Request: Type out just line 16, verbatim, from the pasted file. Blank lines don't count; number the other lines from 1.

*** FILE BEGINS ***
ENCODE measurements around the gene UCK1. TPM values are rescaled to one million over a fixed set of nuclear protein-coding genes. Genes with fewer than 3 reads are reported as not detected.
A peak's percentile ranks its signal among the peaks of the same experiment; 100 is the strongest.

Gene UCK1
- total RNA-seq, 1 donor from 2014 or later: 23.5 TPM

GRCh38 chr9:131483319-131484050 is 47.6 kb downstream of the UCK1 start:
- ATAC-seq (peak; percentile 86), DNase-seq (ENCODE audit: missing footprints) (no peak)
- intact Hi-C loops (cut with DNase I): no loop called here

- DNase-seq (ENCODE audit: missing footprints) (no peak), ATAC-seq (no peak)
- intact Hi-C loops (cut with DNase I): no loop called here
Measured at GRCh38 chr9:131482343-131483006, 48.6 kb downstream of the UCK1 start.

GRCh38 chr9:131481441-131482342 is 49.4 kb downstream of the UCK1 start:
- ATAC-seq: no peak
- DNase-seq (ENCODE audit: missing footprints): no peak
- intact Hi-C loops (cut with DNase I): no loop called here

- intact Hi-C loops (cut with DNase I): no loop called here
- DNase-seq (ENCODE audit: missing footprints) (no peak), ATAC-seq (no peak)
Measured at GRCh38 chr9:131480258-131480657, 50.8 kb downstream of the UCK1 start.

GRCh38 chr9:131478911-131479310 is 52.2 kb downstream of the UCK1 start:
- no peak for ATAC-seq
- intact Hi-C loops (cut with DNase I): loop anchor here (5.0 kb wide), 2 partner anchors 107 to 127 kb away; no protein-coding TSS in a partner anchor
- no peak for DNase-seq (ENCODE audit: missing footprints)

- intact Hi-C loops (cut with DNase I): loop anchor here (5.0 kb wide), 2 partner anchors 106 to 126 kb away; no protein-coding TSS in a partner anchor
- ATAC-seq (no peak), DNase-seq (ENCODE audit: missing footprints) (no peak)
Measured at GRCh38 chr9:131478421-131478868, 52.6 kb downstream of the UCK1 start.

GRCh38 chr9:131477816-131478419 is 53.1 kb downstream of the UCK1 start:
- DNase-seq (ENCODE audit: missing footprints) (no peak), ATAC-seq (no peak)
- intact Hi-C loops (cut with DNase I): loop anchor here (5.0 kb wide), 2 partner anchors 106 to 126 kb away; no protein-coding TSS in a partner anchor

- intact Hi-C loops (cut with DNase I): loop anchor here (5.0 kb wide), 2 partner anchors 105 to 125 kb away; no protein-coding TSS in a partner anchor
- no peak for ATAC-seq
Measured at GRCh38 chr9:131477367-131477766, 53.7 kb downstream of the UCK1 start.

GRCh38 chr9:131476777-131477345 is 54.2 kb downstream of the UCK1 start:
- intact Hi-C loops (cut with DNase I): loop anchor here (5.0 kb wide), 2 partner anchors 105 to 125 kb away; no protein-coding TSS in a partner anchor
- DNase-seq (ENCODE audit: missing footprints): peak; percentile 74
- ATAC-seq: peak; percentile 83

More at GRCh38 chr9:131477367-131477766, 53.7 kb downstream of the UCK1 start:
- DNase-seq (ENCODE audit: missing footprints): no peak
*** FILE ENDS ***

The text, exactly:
- DNase-seq (ENCODE audit: missing footprints) (no peak), ATAC-seq (no peak)